The internet is full of things that don't really exist until the internet and computers, triggered by a human, make them happen.
Recently, for instance, Amazon was in the news over some terrible t‑shirts whose slogans were, supposedly, created by an algorithm. The company responsible for the t‑shirts floods Amazon with automated listings (over half a million when t‑shirtgate kicked off) for items that will be printed only when someone orders them. The logic is that, a bit like email spam, it only takes one person to make a purchase for the whole thing pay off.
There are parallels with the dozens of karaoke cover versions that appear on music streaming services, as soon as a single becomes popular, by artists called things like 'Piano Tribute Players' and 'Pumped Up DJs' and 'The LA Fitness Crew'. Here's what you'll find on Spotify under 'We Found Love', for example.
Presumably the logic, again, is that if a musician ('MUSICIAN') floods Spotify with enough covers, they somehow stand to make enough money from people unintentionally streaming a shit version of a song to make the whole sorry enterprise worthwhile. Given the royalty payouts Spotify offers the margins must be absurdly tight, but there you go.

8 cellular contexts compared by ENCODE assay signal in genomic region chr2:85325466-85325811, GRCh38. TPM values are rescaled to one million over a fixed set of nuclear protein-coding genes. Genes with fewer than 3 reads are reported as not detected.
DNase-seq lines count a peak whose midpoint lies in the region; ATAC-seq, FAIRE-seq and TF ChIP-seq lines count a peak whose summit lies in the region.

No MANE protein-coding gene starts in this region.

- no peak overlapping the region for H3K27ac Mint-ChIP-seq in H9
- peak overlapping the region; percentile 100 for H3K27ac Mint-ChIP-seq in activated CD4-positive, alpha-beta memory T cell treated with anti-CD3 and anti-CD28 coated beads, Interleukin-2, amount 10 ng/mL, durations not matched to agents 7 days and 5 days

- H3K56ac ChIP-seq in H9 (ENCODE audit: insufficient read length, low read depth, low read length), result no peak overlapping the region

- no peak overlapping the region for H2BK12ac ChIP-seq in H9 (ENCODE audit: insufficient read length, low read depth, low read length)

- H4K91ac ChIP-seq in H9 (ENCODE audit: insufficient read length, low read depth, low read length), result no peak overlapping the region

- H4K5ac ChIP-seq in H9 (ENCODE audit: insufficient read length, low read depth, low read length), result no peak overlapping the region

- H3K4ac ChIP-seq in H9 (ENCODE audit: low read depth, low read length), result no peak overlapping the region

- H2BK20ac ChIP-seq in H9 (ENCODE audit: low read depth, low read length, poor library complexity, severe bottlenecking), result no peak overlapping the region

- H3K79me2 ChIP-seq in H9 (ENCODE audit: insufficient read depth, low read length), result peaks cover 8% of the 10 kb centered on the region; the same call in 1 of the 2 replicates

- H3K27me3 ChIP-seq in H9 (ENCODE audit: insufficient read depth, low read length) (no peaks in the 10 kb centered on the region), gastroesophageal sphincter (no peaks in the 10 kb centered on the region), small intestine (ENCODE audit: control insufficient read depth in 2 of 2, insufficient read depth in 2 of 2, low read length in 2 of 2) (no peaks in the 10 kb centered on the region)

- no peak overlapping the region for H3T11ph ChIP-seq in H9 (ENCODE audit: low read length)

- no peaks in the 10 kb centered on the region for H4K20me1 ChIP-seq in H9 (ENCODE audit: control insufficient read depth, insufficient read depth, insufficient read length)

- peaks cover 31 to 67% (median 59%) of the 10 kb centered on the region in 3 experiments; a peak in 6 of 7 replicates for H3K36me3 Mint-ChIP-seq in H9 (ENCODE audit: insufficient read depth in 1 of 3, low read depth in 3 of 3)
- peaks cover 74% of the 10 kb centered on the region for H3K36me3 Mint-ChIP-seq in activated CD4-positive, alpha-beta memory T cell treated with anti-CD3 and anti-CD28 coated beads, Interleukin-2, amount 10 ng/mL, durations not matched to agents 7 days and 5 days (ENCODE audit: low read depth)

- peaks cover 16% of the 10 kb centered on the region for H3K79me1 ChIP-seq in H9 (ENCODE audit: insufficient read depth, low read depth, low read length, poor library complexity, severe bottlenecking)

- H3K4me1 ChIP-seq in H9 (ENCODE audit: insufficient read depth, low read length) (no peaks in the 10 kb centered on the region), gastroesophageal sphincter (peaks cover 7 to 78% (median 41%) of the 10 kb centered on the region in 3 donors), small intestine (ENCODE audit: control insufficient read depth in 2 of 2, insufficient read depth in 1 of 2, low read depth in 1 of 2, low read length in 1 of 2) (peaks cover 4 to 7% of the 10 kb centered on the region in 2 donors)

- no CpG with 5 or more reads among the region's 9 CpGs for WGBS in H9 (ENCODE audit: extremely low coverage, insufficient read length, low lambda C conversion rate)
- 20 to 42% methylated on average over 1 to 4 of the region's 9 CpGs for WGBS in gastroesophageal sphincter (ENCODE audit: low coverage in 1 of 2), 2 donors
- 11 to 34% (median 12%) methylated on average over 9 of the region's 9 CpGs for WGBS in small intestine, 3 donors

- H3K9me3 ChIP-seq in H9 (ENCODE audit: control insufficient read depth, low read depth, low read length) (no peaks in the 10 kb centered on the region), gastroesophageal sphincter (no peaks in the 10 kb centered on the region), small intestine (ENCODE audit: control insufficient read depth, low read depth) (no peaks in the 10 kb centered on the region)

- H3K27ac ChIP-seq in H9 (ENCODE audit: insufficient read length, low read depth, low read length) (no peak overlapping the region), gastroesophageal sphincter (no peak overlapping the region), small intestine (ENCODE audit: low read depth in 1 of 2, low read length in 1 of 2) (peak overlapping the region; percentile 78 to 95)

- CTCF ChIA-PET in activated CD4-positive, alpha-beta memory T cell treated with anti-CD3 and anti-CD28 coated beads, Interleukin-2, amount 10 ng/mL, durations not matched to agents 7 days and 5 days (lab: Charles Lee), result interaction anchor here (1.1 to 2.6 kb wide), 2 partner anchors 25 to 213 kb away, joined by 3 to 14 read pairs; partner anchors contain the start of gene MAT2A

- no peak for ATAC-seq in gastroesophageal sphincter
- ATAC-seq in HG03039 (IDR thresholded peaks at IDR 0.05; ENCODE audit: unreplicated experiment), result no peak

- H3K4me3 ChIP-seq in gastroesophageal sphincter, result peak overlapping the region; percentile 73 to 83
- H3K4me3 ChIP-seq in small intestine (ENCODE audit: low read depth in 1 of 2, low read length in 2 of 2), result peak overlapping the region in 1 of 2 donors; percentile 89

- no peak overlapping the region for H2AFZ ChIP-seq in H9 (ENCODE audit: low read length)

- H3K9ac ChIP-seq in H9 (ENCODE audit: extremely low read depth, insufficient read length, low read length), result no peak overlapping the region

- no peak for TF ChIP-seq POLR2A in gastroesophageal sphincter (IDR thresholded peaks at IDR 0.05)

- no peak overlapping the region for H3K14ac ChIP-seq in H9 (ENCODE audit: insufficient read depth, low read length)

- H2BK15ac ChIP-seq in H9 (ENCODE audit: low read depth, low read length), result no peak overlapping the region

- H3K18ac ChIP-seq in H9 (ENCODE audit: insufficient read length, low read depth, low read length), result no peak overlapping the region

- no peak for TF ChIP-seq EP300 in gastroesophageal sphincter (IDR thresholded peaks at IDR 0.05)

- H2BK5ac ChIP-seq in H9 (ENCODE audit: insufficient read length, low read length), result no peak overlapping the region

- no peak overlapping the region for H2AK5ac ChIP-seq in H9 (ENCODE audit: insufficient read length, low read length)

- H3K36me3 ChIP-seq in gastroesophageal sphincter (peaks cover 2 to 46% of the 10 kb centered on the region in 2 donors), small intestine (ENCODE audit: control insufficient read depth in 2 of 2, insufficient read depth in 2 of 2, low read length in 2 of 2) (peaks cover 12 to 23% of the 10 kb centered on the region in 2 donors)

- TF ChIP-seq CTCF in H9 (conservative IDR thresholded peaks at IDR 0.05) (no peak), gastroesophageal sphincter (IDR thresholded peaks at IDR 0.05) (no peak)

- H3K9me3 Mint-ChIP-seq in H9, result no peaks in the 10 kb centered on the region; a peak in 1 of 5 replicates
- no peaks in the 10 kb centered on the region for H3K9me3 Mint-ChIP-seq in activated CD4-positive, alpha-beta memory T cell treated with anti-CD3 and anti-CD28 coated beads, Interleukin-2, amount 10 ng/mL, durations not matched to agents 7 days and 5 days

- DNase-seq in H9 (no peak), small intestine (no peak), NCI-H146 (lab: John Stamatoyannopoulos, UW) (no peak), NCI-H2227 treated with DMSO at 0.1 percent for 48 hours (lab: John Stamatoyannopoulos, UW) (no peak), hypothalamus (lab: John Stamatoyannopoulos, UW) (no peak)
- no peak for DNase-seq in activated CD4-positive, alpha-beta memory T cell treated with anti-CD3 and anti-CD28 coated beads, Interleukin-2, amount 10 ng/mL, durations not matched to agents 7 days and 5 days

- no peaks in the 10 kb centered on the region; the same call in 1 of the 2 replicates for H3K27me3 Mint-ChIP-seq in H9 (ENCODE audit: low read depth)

One of these weird projects stands out from all the others, and we've returned to it several times since we first somehow noticed on Spotify a couple of years ago.
It's an album by an act called The Numbers One. Google doesn't seem to offer any information beyond automatically generated listings from other streaming sites and services (it's on Deezer, you'll be pleased to hear). The album is called 'Ranking Now' — it was released in 2010 and features stupendously wrong-sounding covers of hits from that era. Our favourite is Taio Cruz's 'Dynamite', although 'California Girls' and 'Airplanes' are both worth listening to as well.
This is the album.
It's hard to explain exactly what makes 'Ranking Now' such a mysterious album.
There's the fact that The Numbers One don't seem to have existed before, or since, this solitary release. Then there's the way the artwork gets the album title wrong, as if a computer has automatically spewed the title's two words out in alphabetical order while pulling in a generic 'music' picture from Google Images. And of course, there's the way the music itself sounds. It sounds as if it has been made by humans, because how could a machine get it this wrong, but what human would make this music? Could it be some sort of experiment into artificial intelligence? Or did the album not even exist at all until we pressed play for the first time?
It's all a bit of a headfuck really but we're just going to listen to 'Dynamite' one more time. At the very least, it's better than the Loveable Rogues single.